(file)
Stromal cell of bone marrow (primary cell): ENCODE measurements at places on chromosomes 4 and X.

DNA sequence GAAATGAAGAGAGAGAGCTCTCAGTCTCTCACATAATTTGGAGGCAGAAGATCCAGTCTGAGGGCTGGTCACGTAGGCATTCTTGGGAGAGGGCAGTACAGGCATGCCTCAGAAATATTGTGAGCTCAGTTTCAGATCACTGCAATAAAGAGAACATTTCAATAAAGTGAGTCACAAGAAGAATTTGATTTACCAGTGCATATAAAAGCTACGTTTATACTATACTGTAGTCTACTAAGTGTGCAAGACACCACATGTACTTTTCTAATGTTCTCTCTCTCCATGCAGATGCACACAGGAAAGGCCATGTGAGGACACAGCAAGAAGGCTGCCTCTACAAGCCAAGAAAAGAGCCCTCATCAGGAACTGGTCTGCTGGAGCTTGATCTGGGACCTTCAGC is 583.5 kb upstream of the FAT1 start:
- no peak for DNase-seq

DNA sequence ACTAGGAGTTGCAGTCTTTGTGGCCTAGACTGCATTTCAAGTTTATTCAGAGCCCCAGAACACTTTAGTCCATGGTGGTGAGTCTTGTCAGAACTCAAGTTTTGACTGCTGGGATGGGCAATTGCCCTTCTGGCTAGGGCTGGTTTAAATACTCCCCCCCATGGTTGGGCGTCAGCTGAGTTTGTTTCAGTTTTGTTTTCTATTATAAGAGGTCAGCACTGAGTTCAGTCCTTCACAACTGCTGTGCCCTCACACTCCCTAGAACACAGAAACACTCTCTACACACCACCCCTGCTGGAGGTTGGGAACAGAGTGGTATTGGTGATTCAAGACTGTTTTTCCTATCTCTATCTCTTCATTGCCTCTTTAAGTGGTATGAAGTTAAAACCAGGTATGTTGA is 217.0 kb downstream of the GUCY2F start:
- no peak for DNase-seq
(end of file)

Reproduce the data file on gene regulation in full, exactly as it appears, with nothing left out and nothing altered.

Stromal cell of bone marrow (primary cell): ENCODE measurements at places on chromosomes 4 and X.

DNA sequence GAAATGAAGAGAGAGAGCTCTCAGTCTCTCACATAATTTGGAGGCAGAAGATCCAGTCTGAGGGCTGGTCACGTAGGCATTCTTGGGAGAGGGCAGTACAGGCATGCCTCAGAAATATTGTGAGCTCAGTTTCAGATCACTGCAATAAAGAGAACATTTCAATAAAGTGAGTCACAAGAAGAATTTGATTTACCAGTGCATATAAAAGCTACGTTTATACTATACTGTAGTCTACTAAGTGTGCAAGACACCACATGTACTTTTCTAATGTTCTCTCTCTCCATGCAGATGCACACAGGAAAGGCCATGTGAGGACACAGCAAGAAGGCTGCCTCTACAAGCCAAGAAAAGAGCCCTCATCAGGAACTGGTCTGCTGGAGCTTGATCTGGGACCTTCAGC is 583.5 kb upstream of the FAT1 start:
- no peak for DNase-seq

DNA sequence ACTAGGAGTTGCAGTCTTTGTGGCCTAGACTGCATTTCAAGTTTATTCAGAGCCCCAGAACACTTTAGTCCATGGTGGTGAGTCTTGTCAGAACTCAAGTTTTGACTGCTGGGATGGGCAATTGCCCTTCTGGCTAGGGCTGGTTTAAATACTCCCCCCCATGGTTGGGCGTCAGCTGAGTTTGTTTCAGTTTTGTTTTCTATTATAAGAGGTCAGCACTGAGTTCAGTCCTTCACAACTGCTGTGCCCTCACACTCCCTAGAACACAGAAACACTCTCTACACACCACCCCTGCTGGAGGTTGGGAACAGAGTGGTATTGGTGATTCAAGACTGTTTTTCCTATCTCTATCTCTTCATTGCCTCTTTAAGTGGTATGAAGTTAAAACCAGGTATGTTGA is 217.0 kb downstream of the GUCY2F start:
- no peak for DNase-seq